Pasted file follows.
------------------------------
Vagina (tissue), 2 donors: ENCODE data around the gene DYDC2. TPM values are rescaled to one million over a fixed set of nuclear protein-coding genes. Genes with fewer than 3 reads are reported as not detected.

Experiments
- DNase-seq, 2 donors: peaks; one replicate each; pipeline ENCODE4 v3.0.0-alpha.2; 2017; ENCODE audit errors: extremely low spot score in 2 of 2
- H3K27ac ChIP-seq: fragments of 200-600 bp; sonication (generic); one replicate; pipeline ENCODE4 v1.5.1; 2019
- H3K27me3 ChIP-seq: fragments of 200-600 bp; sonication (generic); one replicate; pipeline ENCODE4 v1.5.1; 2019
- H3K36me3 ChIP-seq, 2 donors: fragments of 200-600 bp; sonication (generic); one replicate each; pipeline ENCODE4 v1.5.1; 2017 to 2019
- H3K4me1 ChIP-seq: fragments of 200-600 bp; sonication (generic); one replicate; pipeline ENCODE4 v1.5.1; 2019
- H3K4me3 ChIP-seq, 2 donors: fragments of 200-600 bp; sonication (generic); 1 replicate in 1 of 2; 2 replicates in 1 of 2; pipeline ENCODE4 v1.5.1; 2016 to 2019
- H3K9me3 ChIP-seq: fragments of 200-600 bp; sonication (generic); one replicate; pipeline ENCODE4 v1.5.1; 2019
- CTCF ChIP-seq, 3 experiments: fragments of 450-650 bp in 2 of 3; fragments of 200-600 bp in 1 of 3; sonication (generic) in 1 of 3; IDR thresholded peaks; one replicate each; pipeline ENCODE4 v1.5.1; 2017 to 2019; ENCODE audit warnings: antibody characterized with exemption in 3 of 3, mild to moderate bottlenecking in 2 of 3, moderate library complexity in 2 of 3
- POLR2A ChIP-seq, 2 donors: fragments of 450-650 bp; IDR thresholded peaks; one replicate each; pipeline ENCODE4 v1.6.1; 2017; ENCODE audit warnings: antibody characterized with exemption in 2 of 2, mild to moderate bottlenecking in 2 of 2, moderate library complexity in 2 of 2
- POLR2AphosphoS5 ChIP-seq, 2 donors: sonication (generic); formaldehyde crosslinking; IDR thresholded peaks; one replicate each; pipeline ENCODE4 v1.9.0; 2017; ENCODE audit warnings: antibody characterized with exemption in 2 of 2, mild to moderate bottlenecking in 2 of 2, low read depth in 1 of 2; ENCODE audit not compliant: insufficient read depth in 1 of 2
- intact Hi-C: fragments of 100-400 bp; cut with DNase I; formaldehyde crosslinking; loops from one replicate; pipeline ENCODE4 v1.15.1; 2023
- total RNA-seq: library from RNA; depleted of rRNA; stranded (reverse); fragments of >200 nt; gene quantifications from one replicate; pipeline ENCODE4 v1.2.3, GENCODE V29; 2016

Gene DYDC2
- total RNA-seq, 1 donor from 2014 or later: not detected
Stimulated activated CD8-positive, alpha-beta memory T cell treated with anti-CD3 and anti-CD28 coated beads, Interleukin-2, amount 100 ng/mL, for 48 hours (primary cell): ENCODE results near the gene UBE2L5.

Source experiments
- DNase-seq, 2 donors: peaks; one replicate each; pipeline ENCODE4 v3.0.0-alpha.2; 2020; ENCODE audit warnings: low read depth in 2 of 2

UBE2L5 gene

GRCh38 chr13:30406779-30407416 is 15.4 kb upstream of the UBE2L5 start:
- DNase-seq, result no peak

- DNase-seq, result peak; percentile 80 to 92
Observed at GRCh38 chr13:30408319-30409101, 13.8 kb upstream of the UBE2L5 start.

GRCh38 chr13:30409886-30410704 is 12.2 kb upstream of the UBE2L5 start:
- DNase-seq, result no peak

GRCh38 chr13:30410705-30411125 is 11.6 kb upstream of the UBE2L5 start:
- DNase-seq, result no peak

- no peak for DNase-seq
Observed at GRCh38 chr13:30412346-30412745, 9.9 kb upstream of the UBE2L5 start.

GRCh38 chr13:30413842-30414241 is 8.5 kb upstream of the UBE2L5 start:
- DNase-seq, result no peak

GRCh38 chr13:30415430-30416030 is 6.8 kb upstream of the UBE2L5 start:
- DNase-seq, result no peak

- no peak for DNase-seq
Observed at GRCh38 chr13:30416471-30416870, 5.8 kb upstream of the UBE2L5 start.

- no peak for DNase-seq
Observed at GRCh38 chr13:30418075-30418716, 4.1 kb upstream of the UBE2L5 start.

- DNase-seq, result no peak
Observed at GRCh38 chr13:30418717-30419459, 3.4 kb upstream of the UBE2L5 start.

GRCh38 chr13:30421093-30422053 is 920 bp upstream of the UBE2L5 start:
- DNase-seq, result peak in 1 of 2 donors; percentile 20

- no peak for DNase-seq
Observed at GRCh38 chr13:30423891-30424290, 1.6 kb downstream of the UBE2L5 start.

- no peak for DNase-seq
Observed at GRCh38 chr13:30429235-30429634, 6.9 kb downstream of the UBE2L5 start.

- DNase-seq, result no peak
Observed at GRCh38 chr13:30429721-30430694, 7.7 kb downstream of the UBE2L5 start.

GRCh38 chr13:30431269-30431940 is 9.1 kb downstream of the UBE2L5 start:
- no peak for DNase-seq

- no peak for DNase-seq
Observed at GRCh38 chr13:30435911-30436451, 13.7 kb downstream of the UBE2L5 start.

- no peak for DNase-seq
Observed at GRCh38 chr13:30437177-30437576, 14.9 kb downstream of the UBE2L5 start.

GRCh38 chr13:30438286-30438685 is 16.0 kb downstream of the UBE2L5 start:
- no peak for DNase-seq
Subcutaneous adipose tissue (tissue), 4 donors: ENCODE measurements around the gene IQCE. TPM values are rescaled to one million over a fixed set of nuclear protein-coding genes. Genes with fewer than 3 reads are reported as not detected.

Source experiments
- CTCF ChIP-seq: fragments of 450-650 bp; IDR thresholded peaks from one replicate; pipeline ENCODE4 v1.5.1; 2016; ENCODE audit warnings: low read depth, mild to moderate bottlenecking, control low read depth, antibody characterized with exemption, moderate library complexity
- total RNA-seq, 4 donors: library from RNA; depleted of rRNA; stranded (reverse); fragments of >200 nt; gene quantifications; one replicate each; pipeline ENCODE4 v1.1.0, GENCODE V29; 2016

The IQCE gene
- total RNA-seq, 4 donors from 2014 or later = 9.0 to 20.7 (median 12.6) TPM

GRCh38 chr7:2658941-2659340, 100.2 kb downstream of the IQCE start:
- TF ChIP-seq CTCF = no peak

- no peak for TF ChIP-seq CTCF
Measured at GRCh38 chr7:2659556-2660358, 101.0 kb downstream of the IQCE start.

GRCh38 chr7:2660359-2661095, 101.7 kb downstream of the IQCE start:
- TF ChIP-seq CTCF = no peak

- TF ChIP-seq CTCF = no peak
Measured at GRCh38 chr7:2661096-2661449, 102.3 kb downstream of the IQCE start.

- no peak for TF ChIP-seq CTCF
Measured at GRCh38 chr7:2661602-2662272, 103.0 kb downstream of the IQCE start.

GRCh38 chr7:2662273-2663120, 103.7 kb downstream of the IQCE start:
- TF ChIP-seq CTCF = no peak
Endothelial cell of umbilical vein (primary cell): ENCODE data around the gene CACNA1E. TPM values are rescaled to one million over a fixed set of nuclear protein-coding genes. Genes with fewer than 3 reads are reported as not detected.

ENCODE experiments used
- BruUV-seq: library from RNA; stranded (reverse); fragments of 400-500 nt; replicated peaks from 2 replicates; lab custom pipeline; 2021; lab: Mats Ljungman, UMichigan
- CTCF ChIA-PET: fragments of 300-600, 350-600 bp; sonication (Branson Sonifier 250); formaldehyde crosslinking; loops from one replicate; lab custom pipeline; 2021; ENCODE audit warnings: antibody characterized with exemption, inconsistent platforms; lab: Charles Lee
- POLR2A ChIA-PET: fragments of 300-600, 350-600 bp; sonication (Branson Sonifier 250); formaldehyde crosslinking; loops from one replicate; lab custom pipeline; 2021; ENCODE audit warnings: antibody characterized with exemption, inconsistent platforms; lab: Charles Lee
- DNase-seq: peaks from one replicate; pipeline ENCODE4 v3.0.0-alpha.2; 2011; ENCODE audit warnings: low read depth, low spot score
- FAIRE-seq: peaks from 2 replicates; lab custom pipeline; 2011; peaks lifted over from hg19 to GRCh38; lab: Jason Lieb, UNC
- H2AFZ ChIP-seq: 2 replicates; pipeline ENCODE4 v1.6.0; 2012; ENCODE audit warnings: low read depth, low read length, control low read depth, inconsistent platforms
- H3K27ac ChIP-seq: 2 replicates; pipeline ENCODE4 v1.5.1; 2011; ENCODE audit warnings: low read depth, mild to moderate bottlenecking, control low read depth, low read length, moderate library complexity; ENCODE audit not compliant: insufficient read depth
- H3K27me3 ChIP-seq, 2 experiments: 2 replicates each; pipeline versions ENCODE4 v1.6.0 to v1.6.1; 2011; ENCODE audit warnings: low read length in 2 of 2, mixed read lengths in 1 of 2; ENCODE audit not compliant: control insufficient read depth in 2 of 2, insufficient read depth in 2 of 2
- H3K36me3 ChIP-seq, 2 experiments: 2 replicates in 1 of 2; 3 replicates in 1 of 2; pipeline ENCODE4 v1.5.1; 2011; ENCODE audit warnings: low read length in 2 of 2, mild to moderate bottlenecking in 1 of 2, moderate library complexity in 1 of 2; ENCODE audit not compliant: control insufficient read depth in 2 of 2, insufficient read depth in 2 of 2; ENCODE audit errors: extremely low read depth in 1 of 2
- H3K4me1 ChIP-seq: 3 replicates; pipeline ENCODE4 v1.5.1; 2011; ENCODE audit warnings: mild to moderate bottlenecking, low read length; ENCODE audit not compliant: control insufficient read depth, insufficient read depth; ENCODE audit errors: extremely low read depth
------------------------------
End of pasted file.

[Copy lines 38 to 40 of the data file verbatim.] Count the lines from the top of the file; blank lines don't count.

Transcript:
Observed at GRCh38 chr13:30418075-30418716, 4.1 kb upstream of the UBE2L5 start.

- DNase-seq, result no peak
Observed at GRCh38 chr13:30418717-30419459, 3.4 kb upstream of the UBE2L5 start.